Dr Rebecca Hartman-Baker, iVEC Supercomputing Development

Report
ivec.org
Team Quokka: Australia’s First
Foray into the Student Cluster
Challenge
Rebecca Hartman-Baker, Ph.D.
Senior Supercomputing Specialist & SCC Team Coach
[email protected]
Happy Cheeks, Ph.D.
Supercomputing Quokka & Team Mascot
http://www.facebook.com/happycheeksquokka
ivec.org
Outline
I.
II.
III.
IV.
V.
Student Cluster Competition
Building & Training SCC Team
Cluster Design
Science Applications
Competition
ivec.org
I. STUDENT CLUSTER
COMPETITION
iVEC Student Cluster Competition Training Team, 2013
ivec.org
Student Cluster Competition:
Introduction
• 48-hour non-stop computing showdown held
at annual supercomputing conference
• Held in Denver, Colorado, USA in 2013
• Teams of undergraduates design, build, run
apps on cluster
• Power constraint ~3000W
(standard track)
• $2500 equipment constraint
(commodity track)
ivec.org
SCC: Introduction
• Key cluster architecture rules:
• Machine must contain only publicly available
components
• All components must be turned on at all times
(low-watt idle okay)
• When running applications, must not exceed 26 A
@ 120 V power draw (~3120 W)
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SCC: Introduction
• Applications: HPCC + 3 known apps, 1
mystery app
• 2013 apps: Graphlab, WRF, Nemo5, + Flying
Snakes (OpenFOAM)
• Teams judged on throughput of work
provided by judges, plus interview to
determine depth of understanding
ivec.org
SCC: History
• First held at 2007 Supercomputing
conference, SC07
• Brainchild of Brent Gorda, now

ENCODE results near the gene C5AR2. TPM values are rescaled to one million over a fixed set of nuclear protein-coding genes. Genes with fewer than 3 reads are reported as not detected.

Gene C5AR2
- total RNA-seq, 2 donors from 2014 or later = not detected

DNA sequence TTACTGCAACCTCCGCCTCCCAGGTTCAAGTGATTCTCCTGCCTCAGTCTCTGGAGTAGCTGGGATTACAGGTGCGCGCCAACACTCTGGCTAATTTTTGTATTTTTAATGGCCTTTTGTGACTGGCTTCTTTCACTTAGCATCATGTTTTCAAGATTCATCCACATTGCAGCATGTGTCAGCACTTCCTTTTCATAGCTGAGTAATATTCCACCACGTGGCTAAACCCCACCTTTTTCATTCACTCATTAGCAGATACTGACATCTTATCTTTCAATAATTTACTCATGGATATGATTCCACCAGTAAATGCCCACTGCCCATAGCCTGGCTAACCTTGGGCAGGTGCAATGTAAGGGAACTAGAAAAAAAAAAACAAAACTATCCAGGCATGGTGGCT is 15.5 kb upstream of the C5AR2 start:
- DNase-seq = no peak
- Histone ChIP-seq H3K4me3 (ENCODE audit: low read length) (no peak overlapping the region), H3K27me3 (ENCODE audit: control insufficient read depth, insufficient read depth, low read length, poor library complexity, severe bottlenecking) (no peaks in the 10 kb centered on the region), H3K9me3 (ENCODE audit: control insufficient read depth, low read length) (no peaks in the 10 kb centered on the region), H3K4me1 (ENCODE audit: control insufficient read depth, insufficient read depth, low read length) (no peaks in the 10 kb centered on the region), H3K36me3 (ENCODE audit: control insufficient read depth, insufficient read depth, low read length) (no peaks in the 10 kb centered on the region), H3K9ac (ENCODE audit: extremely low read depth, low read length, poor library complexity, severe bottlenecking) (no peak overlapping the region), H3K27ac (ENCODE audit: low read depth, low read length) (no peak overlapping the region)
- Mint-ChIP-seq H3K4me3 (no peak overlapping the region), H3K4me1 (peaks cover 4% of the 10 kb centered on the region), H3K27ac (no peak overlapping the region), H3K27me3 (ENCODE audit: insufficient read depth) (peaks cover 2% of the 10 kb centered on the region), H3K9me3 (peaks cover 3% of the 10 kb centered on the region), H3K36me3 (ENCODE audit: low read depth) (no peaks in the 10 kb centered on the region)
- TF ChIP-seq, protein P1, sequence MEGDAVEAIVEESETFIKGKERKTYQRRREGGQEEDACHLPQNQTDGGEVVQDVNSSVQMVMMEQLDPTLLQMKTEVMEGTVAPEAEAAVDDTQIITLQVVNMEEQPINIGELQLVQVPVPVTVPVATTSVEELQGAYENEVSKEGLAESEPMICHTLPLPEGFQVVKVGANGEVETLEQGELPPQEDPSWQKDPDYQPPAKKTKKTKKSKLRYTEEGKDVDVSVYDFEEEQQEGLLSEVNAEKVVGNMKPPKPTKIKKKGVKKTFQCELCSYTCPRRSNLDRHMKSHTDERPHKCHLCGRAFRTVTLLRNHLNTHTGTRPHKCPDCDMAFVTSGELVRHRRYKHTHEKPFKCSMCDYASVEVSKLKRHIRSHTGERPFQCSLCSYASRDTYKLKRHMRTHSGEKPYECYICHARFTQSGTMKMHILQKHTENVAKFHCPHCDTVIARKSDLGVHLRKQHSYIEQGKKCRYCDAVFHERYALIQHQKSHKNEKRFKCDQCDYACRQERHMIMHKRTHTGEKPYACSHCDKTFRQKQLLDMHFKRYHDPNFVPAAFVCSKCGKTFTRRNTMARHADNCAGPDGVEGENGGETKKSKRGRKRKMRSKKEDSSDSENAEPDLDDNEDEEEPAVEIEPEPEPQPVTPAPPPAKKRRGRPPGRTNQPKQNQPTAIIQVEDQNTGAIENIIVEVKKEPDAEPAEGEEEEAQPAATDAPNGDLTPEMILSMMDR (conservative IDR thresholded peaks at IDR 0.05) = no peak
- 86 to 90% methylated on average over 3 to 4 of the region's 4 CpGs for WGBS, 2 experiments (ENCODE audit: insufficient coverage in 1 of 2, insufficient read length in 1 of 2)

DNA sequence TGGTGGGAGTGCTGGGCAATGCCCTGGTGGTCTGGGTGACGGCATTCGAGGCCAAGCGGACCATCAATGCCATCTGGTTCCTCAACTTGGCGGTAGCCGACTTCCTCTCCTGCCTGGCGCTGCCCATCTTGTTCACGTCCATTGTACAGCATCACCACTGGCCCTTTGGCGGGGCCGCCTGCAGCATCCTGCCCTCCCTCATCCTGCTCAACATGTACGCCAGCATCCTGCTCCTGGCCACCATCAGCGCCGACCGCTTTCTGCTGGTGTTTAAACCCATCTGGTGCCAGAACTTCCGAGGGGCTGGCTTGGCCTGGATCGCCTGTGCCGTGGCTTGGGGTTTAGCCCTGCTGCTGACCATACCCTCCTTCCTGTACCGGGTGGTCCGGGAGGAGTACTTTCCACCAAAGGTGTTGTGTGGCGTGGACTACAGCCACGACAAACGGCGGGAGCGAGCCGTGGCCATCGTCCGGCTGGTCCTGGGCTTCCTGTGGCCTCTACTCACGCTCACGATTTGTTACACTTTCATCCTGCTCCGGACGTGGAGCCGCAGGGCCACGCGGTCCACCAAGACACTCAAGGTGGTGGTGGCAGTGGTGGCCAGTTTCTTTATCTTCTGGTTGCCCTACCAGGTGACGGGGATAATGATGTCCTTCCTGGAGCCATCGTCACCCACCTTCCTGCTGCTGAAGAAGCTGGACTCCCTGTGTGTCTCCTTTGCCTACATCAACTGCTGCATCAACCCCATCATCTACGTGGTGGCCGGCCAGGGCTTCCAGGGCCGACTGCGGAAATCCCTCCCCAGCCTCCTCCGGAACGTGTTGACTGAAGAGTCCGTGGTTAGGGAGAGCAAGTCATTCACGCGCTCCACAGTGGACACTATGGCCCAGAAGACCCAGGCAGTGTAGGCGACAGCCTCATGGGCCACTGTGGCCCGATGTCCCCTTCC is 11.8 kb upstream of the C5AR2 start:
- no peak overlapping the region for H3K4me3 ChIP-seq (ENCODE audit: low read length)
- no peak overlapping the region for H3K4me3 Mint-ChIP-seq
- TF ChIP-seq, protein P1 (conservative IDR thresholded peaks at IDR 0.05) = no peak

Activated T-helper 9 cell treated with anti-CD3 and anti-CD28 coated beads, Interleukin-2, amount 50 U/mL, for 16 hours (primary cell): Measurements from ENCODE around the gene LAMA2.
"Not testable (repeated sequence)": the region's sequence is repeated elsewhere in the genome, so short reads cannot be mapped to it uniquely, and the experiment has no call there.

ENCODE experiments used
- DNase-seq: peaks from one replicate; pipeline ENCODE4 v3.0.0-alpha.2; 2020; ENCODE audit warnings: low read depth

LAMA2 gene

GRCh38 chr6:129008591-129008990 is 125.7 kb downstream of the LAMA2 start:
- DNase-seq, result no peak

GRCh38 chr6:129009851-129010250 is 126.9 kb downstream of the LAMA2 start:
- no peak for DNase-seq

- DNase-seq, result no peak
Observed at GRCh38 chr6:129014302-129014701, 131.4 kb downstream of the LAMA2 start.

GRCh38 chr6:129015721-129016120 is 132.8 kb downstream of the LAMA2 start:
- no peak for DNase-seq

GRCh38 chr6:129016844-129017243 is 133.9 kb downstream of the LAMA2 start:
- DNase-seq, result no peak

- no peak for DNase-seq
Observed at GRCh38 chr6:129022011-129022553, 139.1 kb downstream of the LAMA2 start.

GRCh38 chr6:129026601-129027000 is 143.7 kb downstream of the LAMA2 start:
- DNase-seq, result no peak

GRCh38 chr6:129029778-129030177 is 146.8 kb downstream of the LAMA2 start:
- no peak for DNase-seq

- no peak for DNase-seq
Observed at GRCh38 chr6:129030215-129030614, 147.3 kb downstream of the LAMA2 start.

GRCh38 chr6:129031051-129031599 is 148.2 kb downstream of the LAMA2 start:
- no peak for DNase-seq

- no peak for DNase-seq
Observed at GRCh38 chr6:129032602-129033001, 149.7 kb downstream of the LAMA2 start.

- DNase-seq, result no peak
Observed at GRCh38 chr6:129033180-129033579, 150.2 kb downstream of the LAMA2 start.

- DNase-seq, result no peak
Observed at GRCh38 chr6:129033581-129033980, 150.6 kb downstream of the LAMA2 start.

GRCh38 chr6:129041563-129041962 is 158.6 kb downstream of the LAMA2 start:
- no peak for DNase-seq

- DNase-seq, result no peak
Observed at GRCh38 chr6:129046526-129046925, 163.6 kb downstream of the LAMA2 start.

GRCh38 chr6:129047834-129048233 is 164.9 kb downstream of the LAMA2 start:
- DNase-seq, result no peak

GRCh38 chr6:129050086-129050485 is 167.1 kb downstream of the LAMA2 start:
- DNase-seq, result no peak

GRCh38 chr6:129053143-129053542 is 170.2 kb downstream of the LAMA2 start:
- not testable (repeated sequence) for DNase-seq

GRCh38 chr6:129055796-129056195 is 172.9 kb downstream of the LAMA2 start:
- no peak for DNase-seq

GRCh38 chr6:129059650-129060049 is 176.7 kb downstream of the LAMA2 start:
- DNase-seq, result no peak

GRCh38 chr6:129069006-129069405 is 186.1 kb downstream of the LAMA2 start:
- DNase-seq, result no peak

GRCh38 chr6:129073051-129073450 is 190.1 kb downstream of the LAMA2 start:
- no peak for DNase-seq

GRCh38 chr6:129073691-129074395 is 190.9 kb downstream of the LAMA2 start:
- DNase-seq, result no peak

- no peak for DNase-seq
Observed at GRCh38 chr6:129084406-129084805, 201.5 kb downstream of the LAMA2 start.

General Manager, Intel HighPerformance Data Division
(formerly Whamcloud)
• Now three Student Cluster
Competitions/year:
• China (April)
• ISC (June)
• SC (November)
ivec.org
SCC: iVEC’s Motivation
• Increase computational science literacy in
WA
• Develop future users/employees
• Train professional workforce for local industry
• Exposure for iVEC in international HPC
community
• It sounded like fun!
ivec.org
II. BUILDING & TRAINING THE
TEAM
“Compiling,” http://xkcd.com/303/
ivec.org
Starting iVEC’s SCC Team
• Began by raising interest at iVEC partner
universities
• Contacted iVEC directors at universities, got leads
for whom to contact
• First interest came from ECU (3 students)
• Other unis followed
ivec.org
Sponsorship for SCC Team
• SGI
• NVIDIA
• Allinea
• Rio Tinto
ivec.org
Sponsorship for SCC Team
• Discussed hardware sponsorship with Cray &
SGI
• SGI first to commit, hardware + travel money
• Solicited financial sponsorship from mining
companies in WA
• Rio Tinto committed to sponsor 3 students
• Obtained software & hardware sponsorship
from Allinea & NVIDIA
ivec.org